August 19, 2012 — Paragliding in the Swiss Alps

Sunday August 19, 2012 9:21pm — My second day in Switzerland.
I’d arranged to stay in Zurich with a host named Paolo, who was actually the head of the local Couchsurfing chapter and with whom I’d chatted before I arrived about some of the things I wanted to do and see in Switzerland. High on my list was a paragliding adventure in the Alps, and it so happened that Paolo was a novice paraglider himself. He arranged a day trip into the mountains to a well-known flying spot.
Paolo and his girlfriend Anastasia and I left his flat around 10am and took a series of trams and trains to a small town whose name I don’t know, where we rented a car and drove to a tiny valley in the Alps. Once there I met Peter, my tandem pilot, who was from Wisconsin but had been living and paragliding in Switzerland for some 13 years. Paragliding is a bit like parasailing; you are strapped into a harness which is attached to a giant parachute, and then you use this apparatus to defy gravity for a while. Unlike parasailing, there is no boat pulling you along over a body of water, and you are not tethered to the ground (or anything else) in any way. Thus, more like skydiving, if you’re not proficient in the skills it takes to navigate the altitude, you need to be physically attached to someone who is. This is where Peter comes in. We took a cable car halfway up the mountain to a ski lift, which took us most of the way to the top, and then hiked – he with a 50lb pack – the rest of the way to the summit. At the peak we spread out the paraglider out on the ground and strapped ourselves in. Then we ran as fast as we could – really quite slowly – straight down the mountain. Had our sail not lifted after a few steps, we would have tumbled down the mountain and split our skulls open on the rocks.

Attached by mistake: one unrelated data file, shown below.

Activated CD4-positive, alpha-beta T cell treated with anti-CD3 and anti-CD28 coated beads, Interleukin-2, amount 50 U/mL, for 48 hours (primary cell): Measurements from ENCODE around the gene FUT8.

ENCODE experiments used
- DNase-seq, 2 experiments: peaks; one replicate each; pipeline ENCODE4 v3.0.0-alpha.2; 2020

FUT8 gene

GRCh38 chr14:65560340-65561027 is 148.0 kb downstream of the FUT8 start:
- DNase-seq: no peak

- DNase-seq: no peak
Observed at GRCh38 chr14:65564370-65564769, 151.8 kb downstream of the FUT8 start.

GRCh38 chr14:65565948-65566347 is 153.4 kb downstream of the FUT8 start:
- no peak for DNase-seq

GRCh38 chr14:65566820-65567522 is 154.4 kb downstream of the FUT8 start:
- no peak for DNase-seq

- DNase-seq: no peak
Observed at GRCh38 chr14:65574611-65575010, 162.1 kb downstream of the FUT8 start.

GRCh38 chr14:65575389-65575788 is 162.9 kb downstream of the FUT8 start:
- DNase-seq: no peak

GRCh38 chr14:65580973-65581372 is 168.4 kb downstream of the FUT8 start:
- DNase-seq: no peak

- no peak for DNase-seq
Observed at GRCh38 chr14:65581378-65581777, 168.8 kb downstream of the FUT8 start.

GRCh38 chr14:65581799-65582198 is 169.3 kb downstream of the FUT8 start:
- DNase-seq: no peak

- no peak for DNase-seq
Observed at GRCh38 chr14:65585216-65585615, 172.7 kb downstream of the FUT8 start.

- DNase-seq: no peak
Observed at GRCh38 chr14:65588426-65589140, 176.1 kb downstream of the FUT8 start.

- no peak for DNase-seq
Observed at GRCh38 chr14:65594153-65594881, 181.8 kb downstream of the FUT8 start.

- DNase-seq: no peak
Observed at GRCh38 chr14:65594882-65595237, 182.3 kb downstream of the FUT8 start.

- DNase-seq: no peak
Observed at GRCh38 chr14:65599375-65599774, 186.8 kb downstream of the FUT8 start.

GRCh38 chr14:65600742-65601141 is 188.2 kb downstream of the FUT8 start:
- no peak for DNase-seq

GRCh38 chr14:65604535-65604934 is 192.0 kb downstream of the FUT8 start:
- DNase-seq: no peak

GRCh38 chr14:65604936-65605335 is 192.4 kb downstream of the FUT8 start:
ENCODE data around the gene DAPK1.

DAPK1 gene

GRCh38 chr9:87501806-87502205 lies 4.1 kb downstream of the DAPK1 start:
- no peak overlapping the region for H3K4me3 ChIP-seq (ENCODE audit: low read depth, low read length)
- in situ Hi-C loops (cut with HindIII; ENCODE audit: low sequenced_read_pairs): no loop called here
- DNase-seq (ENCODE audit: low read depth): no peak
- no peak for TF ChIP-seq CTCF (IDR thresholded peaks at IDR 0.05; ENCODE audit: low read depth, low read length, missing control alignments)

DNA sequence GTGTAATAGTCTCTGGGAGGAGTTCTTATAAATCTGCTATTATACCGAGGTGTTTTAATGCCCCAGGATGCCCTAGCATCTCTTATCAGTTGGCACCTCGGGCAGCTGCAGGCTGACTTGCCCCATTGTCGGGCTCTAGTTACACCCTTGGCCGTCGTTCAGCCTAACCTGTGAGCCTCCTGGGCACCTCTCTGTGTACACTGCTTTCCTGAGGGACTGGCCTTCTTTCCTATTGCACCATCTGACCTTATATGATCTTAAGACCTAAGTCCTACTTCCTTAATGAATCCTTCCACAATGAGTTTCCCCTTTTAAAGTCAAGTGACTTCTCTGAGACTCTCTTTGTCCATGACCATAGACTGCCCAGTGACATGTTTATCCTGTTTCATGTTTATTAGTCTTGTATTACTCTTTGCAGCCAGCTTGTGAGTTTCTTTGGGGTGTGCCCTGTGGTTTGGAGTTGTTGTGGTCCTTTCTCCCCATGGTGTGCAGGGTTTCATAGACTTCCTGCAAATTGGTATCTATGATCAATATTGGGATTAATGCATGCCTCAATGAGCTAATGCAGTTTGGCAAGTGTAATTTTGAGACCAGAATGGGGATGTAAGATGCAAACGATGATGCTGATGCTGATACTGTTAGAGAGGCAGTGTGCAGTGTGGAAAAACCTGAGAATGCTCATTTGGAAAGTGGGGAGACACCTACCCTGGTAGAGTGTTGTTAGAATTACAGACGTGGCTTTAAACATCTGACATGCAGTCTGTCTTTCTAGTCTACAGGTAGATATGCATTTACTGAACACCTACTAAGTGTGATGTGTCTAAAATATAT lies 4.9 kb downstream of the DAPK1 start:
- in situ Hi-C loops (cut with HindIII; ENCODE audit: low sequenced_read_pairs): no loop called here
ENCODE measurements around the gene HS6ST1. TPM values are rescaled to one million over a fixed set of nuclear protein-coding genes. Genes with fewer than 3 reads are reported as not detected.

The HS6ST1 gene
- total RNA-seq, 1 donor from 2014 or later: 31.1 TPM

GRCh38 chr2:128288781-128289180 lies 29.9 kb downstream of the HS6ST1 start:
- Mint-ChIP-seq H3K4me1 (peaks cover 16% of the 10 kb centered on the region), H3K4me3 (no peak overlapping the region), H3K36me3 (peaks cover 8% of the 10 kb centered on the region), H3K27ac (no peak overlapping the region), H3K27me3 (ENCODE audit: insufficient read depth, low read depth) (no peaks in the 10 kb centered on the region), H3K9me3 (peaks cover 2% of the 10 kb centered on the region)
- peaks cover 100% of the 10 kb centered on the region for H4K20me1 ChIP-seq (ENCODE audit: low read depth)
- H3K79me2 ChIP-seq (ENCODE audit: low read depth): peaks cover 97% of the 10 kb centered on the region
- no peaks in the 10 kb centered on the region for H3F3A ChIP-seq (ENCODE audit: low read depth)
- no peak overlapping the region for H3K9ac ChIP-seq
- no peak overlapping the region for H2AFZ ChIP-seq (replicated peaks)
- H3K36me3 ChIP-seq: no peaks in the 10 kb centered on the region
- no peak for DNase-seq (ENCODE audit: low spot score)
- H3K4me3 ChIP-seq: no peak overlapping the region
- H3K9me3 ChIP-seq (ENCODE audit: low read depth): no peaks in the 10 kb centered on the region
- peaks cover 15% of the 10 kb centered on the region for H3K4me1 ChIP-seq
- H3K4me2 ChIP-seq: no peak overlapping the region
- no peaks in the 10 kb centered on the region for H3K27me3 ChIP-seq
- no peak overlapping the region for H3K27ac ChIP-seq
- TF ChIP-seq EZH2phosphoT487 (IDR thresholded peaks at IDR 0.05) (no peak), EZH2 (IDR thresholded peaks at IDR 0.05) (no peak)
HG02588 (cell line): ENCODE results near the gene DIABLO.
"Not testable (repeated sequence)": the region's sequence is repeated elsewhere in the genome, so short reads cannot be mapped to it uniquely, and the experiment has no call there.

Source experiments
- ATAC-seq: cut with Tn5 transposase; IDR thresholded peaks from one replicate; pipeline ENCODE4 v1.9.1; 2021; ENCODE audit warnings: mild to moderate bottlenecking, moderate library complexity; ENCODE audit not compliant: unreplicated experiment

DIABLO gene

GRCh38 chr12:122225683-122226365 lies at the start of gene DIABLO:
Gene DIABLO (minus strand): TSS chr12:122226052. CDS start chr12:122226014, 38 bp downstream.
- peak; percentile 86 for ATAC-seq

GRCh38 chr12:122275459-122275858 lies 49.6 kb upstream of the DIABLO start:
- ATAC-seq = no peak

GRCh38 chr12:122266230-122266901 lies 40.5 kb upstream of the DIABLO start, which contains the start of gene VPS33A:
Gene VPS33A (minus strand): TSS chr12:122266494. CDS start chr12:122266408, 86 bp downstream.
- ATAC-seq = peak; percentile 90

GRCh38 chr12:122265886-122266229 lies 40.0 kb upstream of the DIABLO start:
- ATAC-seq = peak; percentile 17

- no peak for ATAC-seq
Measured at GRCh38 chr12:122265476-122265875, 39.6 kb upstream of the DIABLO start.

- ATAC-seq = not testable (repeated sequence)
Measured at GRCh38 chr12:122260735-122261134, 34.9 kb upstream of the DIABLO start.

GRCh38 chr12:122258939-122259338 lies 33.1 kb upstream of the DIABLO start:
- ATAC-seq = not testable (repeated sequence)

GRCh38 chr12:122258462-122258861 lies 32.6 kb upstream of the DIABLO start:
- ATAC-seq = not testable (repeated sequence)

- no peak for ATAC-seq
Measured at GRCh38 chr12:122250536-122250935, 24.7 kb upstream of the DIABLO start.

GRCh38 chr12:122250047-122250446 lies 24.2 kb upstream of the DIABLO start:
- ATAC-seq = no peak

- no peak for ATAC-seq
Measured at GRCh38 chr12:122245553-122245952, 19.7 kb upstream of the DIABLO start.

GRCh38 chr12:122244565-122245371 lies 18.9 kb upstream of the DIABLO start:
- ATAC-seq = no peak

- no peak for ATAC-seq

Takeoff.

Takeoff.

But of course it did open, and the wind caught it and tugged us up into the clear blue sky. What a phenomenal experience! We soared to the edge of jagged cliffs and climbed up thermals, practically skimming the treetops with our feet. We spiraled up and down, floating like a tuft of dandelion caught on a breeze. I’m sure Peter felt it was more work than that. But I loved it! I had my camera with me so I was able to take pictures of the toothy Alps under my feet. We were in the air over an hour, twisting and turning here and there to try to catch an updraft or warm air. It was so incredible to see swallows banking underneath me and to feel, just a little bit, like one of them.

Those are my feet!

Those are my feet!

We had some fun with stomach-displacing maneuvers like tight spirals and figure-eights. Tucking one side of the parachute in causes you to tilt at a vertigo-inducing angle to the earth and descend in rapid circles, much like water down a drain. Who knew how much fun water has been having since drains were invented? After about an hour I was feeling dehydrated and hungry, and a little uncomfortable in my harness. It’s made so you can kind of sit down in it, but still my legs felt like they were stiffening up and one harness strap left a long welt on my inner thigh. Finally we descended and landed – not at all gracefully but more or less gently – in a field. The trick to landing is not to stop once your feet are on the ground but to keep running forward so the weight of the parachute doesn’t pull you down in an awkward heap. Something I’ll certainly keep in mind for next time.

Swiss Paragliding 2

Want to do this yourself?

Find information about Hoch Ybrig here: http://www.hoch-ybrig.ch/sommer/english/

Email Peter Greis about paragliding here: peter.greis@freethinker.com

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